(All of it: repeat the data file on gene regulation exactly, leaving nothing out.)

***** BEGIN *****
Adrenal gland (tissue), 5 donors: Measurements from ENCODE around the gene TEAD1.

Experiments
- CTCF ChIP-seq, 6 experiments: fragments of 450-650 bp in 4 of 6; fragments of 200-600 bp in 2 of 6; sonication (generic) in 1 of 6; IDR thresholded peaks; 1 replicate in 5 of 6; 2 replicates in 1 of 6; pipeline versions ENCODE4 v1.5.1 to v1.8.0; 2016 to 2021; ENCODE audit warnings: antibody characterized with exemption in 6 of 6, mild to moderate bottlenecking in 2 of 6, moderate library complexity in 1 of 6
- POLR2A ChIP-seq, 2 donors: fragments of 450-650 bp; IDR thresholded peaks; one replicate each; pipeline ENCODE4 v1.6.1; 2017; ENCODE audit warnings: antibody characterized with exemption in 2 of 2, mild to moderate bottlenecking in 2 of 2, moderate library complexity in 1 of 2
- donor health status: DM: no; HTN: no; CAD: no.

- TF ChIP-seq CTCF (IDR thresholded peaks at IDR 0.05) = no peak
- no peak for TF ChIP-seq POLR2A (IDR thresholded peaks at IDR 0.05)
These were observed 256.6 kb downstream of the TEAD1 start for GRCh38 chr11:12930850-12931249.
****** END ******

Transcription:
Adrenal gland (tissue), 5 donors: Measurements from ENCODE around the gene TEAD1.

Experiments
- CTCF ChIP-seq, 6 experiments: fragments of 450-650 bp in 4 of 6; fragments of 200-600 bp in 2 of 6; sonication (generic) in 1 of 6; IDR thresholded peaks; 1 replicate in 5 of 6; 2 replicates in 1 of 6; pipeline versions ENCODE4 v1.5.1 to v1.8.0; 2016 to 2021; ENCODE audit warnings: antibody characterized with exemption in 6 of 6, mild to moderate bottlenecking in 2 of 6, moderate library complexity in 1 of 6
- POLR2A ChIP-seq, 2 donors: fragments of 450-650 bp; IDR thresholded peaks; one replicate each; pipeline ENCODE4 v1.6.1; 2017; ENCODE audit warnings: antibody characterized with exemption in 2 of 2, mild to moderate bottlenecking in 2 of 2, moderate library complexity in 1 of 2
- donor health status: DM: no; HTN: no; CAD: no.

- TF ChIP-seq CTCF (IDR thresholded peaks at IDR 0.05) = no peak
- no peak for TF ChIP-seq POLR2A (IDR thresholded peaks at IDR 0.05)
These were observed 256.6 kb downstream of the TEAD1 start for GRCh38 chr11:12930850-12931249.